Whose art is it? US museums reexamine their African collections.

Whose art is it? US museums reexamine their African collections.

This Bembe reliquary will go on display at the university of Michigan Museum of Art in late August. Researchers are trying to assess its provenance.

The man is seated, his legs and hands outstretched, wearing a colorful ensemble of blue and red stripes. His back is straight – he’s alert and ready to protect his descendants from misfortune and illness. 

This knee-high reliquary made of wood pegs, split cane, vegetable fiber, and cloth was once used to house specific ancestral spirits, researchers think. Such figurines are produced by ethnic Bembe in central Africa and were traditionally used to hold human remains that, according to Bembe beliefs, will pass through stages of an endless cycle of being.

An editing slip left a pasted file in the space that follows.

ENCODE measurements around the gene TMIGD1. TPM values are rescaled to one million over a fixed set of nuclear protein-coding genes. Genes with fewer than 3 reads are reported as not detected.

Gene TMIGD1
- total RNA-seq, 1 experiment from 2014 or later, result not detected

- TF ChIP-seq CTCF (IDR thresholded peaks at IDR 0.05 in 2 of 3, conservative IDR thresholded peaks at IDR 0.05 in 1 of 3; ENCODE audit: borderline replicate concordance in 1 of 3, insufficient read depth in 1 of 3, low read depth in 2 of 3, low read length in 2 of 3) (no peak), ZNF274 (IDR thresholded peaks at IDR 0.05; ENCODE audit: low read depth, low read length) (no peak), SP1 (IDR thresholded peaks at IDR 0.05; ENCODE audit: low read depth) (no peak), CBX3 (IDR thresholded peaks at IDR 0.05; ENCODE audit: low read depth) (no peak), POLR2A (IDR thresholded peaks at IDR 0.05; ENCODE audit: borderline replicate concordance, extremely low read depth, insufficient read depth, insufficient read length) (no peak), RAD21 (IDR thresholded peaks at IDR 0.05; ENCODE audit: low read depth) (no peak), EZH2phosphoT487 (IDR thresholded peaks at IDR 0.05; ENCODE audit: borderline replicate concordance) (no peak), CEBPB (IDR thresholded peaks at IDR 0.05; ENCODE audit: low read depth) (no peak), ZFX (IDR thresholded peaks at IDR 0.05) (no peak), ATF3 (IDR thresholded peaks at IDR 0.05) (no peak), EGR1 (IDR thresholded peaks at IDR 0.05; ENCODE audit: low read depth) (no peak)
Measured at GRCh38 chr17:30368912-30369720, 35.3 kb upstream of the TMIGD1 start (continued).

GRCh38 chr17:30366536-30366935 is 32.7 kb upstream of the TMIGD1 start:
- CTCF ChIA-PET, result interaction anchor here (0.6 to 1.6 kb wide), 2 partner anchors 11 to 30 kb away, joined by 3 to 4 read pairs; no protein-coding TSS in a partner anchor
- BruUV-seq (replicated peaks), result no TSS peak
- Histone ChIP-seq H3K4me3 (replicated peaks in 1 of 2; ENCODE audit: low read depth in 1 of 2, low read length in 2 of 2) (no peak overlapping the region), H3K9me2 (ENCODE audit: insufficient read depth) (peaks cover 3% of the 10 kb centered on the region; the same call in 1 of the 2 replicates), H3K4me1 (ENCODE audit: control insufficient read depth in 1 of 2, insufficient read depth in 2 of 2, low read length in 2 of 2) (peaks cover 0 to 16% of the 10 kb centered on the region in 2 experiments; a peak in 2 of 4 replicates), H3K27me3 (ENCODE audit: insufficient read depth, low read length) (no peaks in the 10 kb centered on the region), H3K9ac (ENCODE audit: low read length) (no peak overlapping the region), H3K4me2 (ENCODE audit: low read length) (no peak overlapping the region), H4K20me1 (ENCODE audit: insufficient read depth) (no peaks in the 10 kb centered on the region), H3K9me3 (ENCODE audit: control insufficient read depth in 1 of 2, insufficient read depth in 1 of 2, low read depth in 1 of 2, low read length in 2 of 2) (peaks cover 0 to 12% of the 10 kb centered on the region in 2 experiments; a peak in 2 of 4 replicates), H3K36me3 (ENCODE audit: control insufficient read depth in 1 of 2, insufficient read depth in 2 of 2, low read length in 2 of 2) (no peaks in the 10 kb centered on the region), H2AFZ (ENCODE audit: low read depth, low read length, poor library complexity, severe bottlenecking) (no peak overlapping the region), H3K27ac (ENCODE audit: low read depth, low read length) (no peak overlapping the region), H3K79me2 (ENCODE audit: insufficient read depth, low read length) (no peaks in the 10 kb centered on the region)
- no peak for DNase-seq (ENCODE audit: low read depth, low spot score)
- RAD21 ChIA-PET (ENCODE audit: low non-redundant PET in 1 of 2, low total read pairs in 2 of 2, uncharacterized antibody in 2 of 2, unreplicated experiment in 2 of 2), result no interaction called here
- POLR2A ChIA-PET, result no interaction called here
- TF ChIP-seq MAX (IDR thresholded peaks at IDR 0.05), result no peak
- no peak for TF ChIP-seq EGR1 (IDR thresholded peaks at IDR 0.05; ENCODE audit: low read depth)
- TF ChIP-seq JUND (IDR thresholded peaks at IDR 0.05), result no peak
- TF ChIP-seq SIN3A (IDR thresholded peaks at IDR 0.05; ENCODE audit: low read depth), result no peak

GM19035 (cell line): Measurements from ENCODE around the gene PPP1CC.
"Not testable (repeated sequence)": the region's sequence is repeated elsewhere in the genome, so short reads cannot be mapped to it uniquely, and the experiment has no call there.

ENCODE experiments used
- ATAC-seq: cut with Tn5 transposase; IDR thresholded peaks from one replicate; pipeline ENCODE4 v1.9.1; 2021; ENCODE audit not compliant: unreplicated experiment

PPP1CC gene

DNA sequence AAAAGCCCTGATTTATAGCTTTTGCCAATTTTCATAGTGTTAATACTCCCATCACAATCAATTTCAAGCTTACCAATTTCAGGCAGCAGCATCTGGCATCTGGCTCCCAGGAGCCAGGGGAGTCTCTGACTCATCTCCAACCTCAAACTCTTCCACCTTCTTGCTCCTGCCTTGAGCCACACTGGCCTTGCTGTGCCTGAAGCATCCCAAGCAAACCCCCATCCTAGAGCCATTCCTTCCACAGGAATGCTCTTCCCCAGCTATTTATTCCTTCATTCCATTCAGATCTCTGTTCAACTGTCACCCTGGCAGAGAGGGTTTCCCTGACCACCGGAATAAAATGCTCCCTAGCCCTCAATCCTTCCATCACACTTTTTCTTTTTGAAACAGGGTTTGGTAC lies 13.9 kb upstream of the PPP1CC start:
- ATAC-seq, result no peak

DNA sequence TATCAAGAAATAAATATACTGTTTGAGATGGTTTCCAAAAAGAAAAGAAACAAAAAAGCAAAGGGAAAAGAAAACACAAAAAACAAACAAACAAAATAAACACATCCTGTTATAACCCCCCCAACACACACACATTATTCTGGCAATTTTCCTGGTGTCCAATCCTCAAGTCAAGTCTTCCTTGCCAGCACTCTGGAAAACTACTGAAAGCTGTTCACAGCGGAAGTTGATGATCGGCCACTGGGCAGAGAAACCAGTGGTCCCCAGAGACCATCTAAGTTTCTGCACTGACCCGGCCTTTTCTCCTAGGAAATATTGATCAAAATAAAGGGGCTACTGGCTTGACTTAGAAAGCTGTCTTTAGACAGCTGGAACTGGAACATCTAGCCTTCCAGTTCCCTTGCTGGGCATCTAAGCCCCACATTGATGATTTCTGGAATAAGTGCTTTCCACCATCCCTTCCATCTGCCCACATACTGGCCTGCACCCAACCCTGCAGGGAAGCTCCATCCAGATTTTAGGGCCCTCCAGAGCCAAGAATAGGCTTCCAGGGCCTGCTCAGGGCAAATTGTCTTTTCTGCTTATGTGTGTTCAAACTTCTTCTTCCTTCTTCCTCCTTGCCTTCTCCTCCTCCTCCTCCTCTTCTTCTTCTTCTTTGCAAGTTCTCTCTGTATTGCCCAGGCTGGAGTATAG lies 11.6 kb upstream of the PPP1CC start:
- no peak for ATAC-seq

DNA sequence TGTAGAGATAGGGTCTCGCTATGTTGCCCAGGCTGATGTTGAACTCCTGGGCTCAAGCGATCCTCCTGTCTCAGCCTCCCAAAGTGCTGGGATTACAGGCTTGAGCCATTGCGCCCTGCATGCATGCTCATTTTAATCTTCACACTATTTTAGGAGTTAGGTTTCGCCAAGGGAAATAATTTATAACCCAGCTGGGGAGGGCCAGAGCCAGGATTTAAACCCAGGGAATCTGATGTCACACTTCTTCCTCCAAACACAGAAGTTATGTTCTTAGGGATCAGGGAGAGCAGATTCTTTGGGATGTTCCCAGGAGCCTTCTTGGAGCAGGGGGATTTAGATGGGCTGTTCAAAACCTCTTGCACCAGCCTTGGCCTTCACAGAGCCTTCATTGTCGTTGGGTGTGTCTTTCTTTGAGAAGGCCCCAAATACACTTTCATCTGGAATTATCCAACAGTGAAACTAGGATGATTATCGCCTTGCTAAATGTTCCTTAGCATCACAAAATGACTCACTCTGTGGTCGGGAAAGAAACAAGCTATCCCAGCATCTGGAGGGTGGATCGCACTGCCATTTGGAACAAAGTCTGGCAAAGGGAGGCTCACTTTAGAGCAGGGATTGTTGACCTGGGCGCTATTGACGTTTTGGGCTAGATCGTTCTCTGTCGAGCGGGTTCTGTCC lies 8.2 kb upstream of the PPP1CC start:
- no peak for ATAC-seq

This figurine took its own zigzag journey out of Africa to end up in a small Midwest museum. Just don’t expect to find all that information on its accompanying sign. 

“Straight up donation. And that’s pretty much all we know about it,” says Laura De Becker, an associate curator at the University of Michigan Museum of Art in Ann Arbor. 

Not knowing the figurine’s provenance raises legal and ethical questions at a time when museums across Europe are grappling with a colonial legacy of looted artwork and artifacts. In recent years, amid increasing calls for restitution, some European governments have repatriated items to Africa. Germany recently agreed to return hundreds of artifacts to Nigeria that had been earmarked for a new museum in Berlin. 
















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